The Secrets That Saved Lives
Fort Hunt Park, Alexandria, Virginia, 2017
On a sunny day, Fort Hunt is a bucolic, well-loved place — hospitable to young pitchers and catchers, moms and dads wheeling strollers, and veterans who gather to tell and re-tell stories.
Fort Hunt, which was once part of George Washington’s Mount Vernon estate, has had many other interesting lives —habitats for birders and other creatures, runners, walkers, and bike enthusiasts, from wobbly trike-riders to competitive bicyclists warming up for a race.
But as the hidden history of PO Box 1142 is revealed, a remarkable story of stealth, seasoned with creativity and empathy, is ready to illuminate the past — and the present.
An Untold Tale Steps Out of the Shadows
Like all good stories, there’s always a tale-within-a-tale to tell — and PO Box 1142 is a humdinger of a secret story. In fact, PO Box 1142, identified only as a bland, quasi-mail address, is now revealed as a strategic intelligence asset during the war.
What was the mission of PO Box 1142 in World War II? To build on the work of the British and equip Americans with critical intelligence from Prisoners of War (POWs); to gather information about the German army and the German high command for use at and after D-Day; and looking out for American fliers shot down over enemy lines to evade or escape capture and to maintain communication and morale.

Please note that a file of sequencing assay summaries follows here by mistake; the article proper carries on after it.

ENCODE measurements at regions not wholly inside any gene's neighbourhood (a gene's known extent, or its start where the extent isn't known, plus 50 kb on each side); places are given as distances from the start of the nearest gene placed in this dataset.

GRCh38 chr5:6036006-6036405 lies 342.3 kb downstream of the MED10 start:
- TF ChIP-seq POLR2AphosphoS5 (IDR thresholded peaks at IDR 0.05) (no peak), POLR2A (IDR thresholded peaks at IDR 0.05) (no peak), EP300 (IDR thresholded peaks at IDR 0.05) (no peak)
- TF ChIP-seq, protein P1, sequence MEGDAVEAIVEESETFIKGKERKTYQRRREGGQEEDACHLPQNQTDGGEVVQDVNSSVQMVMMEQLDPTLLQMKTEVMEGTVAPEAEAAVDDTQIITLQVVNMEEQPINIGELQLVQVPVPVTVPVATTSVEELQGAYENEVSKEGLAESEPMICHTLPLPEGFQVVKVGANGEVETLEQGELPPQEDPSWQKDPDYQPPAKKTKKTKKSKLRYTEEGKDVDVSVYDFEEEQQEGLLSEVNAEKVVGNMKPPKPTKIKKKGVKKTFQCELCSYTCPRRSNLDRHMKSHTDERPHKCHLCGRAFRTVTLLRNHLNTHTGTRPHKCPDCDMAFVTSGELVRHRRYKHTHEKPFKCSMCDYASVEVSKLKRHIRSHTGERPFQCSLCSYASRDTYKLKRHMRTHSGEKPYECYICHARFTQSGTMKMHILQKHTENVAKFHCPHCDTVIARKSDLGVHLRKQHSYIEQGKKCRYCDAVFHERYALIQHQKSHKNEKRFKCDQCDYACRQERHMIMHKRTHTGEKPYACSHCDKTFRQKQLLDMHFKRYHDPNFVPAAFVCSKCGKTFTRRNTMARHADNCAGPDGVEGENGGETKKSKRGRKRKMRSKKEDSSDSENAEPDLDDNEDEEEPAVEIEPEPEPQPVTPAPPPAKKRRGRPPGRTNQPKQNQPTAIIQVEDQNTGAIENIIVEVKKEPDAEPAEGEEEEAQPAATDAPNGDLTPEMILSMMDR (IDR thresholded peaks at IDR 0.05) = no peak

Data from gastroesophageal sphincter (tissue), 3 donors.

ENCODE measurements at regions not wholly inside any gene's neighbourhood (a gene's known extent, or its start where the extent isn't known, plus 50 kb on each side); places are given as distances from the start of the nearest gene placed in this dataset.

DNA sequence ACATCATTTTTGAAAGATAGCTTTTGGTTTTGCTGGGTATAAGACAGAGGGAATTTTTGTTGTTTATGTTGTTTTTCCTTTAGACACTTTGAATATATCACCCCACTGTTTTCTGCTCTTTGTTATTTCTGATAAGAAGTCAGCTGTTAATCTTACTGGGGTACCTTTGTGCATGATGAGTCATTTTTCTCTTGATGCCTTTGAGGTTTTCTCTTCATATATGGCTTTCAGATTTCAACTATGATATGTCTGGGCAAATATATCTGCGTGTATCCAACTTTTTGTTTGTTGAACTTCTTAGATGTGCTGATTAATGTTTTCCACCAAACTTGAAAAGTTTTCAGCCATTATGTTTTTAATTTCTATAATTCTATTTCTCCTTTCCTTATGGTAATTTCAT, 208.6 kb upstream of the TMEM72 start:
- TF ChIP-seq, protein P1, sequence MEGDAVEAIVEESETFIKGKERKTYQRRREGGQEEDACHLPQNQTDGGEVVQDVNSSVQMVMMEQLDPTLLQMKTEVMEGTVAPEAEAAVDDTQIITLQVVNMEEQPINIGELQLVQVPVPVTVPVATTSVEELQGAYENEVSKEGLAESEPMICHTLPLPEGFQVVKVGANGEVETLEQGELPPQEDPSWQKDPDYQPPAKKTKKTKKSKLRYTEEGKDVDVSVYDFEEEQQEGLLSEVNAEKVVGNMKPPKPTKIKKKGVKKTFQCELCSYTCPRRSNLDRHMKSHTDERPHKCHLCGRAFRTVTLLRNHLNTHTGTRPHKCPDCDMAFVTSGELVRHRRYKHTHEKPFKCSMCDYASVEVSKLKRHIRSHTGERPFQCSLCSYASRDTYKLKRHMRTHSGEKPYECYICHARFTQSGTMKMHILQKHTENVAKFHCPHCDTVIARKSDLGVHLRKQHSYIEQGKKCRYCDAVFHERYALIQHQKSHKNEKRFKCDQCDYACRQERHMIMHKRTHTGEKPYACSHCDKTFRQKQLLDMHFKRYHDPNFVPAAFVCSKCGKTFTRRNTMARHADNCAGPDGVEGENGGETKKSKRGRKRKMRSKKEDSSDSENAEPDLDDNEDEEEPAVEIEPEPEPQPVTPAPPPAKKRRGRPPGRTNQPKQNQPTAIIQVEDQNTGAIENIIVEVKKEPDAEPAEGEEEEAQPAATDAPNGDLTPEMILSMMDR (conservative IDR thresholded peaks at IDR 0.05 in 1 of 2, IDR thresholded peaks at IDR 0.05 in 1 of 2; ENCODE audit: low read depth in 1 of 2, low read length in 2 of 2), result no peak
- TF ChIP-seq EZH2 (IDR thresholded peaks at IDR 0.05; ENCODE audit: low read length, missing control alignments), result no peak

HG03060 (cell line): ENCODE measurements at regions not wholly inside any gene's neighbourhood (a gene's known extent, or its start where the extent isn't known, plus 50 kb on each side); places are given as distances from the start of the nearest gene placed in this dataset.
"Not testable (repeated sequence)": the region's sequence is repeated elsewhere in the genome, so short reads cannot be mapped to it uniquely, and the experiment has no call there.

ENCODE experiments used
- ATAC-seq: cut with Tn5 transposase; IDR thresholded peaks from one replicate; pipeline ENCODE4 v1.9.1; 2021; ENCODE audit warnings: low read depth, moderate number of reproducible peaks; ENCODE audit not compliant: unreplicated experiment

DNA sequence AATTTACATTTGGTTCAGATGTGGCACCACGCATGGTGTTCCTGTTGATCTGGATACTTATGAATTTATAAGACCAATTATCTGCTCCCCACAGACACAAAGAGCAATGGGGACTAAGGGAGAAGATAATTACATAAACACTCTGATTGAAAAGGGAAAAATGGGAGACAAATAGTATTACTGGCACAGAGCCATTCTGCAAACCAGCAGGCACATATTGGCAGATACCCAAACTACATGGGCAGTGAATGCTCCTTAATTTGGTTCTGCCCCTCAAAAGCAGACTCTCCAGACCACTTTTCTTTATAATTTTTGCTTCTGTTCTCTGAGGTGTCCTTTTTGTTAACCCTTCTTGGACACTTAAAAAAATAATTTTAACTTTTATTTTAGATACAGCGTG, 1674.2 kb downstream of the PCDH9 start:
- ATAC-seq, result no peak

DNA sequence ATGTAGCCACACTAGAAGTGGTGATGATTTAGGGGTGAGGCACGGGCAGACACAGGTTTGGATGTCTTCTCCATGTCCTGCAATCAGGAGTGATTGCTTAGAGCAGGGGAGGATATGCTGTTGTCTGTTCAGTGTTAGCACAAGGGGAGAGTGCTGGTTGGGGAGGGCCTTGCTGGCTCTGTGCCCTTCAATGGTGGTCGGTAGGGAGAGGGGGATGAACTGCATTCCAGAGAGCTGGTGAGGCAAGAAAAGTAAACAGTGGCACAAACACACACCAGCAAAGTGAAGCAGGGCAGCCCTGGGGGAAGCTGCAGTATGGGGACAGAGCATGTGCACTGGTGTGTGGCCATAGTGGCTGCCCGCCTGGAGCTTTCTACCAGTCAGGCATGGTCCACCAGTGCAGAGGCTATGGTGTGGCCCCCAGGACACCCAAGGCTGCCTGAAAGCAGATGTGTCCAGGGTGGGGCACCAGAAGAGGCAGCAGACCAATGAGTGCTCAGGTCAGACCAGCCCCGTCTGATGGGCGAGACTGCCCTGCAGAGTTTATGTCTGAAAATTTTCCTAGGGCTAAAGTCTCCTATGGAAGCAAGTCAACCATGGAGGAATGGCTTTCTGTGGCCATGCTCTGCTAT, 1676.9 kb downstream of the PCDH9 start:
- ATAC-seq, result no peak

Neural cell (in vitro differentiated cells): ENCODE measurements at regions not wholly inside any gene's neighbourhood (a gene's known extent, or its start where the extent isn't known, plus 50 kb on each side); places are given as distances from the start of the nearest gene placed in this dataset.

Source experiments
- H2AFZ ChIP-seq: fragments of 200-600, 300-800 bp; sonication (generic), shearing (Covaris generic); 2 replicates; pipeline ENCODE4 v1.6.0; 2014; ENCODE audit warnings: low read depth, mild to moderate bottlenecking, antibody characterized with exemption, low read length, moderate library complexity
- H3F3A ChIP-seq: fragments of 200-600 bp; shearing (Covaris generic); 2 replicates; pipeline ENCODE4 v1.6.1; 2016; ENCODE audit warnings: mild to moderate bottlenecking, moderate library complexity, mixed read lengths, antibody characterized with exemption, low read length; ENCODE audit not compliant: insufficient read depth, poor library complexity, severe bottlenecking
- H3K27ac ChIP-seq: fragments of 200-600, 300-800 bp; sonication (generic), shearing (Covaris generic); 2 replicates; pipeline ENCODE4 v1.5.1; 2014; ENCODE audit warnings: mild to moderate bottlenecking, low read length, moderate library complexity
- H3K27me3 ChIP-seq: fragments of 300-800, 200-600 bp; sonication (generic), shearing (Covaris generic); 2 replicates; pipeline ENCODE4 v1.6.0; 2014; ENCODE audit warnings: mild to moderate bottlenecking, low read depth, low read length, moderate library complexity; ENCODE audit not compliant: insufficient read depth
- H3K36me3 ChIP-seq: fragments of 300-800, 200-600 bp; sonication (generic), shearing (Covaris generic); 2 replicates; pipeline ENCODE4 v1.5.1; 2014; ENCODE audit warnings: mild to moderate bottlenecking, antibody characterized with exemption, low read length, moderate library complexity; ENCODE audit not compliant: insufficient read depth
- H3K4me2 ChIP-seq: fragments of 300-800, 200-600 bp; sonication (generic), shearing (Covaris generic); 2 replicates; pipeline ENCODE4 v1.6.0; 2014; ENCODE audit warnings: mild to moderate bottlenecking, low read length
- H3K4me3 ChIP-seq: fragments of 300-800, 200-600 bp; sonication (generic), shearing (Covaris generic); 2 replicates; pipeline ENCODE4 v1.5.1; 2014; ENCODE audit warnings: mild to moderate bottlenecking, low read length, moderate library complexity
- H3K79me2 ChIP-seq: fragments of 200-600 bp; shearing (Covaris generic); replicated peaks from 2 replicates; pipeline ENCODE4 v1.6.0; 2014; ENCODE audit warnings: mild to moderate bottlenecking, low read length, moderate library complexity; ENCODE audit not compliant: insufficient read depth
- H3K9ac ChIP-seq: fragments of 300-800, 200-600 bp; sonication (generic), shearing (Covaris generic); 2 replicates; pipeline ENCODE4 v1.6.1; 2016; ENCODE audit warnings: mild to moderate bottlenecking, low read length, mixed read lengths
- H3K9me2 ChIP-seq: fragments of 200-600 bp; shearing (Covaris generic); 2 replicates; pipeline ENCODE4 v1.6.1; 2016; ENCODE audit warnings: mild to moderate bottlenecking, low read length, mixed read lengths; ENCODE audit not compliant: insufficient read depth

Highly skilled interrogators coaxed critical information out of POWs — not by torture or mistreatment, but by engaging their captives as human beings. The interrogators used psychology, instead of coercion. The work was top-secret and the results were surprising — a classic “catching more with honey than vinegar” strategy that built trust over time between interrogator and POW.
A World at War, Shrouded in Mystery.
Hard on the heels of Pearl Harbor, PO Box 1142 swiftly beefed up resources. In a short period of time, an astonishing number of new facilities were built — 87 in all. Many of these buildings were completely hidden from sight. The camp and its operations were concealed in the woods, behind five concentric rings of protection — including fences, dogs, and guards. The largest collection of buildings comprised the prisoner compound complex — which housed facilities for POWs, five interrogation rooms, a kitchen, guard room and offices for MIS (the Army’s Military Intelligence Services) and ONI (the Office of Naval Intelligence). In three short years (1942-45), nearly 3,500 German prisoners of war were interrogated.
“Fort Hunt was so secretive you weren’t supposed to say the name. You were supposed to call it PO Box 1142,” recalled Robert Kloss, who was stationed at Fort Hunt.
Gathering intelligence that mattered was at the heart of PO Box 1142. One of the greatest assets? The German-speaking Jewish immigrants who escaped the Nazis’ grasp before or soon after the war started. Many were well-educated, and their contributions leveraged opportunities. “High strategic value” POWs were flown to PO Box 1142 and cultivated to yield valuable information.
POWs who had skills in German technologies and weapons were of great importance. Other people of great interest included highly-placed German officers or those who had information about wartime operations, industries or coastal defenses. Early in America’s war, many prisoners were captured U-boat sailors, from whom interrogators learned about U-boat design, tactics, weapons and equipment.